2017 February

Statement On FCC’s Partial Stay of Broadband ‘Privacy’ Rules

Posted by | Privacy | No Comments

Washington, DC, February 24, 2017 – Fred Campbell, director of Tech Knowledge, issued the following statement regarding news that Federal Communications Commission chairman Ajit Pai will stay the agency’s broadband privacy rules to the extent they are inconsistent with the economy-wide privacy rules enforced by the Federal Trade Commission:

“This is a critical first step in protecting consumer privacy online while promoting internet competition. The existing FCC rules are an unjust deception that must be stopped now, before the damage to consumer privacy and competition is already done.

Staying only the rules that are inconsistent with the FTC’s privacy framework doesn’t mean that there will be no enforcement mechanism in place. It only means that broadband ISPs will be subject to the same rules that apply to every other company in the United States. That’s the type of fairness that justice in this country has always required. There simply is no pro-consumer justification for the previous FCC’s decision to take a discriminatory and anticompetitive approach to this issue while dismissing the judgment of the FTC.”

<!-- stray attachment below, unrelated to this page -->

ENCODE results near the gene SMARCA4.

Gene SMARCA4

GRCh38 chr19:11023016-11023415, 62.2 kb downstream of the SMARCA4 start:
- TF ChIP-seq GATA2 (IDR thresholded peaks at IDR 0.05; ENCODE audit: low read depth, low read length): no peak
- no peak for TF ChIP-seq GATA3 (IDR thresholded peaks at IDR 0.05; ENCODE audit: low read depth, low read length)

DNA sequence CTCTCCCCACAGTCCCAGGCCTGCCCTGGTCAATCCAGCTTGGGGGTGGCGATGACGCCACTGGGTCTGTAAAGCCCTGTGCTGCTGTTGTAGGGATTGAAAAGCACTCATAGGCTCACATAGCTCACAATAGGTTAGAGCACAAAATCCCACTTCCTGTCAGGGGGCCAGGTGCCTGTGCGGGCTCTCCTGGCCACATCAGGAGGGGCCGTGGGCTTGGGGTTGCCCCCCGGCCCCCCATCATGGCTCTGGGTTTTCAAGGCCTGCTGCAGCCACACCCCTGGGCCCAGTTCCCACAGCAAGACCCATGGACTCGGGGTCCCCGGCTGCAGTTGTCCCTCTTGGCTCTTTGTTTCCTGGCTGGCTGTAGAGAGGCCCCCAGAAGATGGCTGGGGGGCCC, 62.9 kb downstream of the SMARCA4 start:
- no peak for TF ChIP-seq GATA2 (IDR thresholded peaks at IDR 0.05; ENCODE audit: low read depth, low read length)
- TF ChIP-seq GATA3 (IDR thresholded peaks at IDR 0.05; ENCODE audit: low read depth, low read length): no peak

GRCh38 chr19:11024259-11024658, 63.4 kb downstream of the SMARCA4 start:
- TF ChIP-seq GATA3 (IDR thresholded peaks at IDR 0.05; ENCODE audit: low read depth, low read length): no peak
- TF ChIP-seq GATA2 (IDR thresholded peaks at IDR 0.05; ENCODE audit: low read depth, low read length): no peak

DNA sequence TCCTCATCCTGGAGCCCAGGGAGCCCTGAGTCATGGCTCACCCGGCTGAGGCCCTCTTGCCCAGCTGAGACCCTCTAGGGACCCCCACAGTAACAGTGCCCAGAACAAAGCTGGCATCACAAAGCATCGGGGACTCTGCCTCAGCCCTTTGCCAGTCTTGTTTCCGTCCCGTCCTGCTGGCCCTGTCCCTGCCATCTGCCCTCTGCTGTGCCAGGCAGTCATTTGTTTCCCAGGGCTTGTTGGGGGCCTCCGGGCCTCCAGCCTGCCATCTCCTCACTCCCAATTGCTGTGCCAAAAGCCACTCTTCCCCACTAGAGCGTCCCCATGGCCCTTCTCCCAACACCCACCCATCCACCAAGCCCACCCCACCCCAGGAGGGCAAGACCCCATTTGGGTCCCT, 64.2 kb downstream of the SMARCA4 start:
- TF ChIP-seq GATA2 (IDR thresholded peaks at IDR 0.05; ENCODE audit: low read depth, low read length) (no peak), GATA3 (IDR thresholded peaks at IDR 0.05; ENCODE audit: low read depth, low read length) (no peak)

Tech Knowledge promotes market-oriented technology policies on behalf of the public interest. Additional information about Tech Knowledge can be found on our website, techknowledge.center.

Statement On Democratic Senators’ Press Conference Supporting the FCC’s Net Neutrality Rules

Posted by | Broadband Internet, Net Neutrality Series 2.0 | No Comments

Washington, DC, February 7, 2017 – Fred Campbell, director of Tech Knowledge, issued the following statement regarding today’s press conference in which Democratic senators campaigned for the Federal Communications Commission’s open internet regulations:

“Obama’s FCC didn’t settle the issue of internet regulation. The FCC opposed bright-line net neutrality rules during the Bush Administration, adopted them during the Obama Administration, and is expected to change course again.

Without new Congressional legislation, the FCC’s net neutrality rules will keep swinging like a pendulum with every presidential election. A lasting approach to net neutrality must come from the democratic process in Congress, not executive fiat.”

Tech Knowledge promotes market-oriented technology policies on behalf of the public interest. Additional information about Tech Knowledge can be found on our website, techknowledge.center.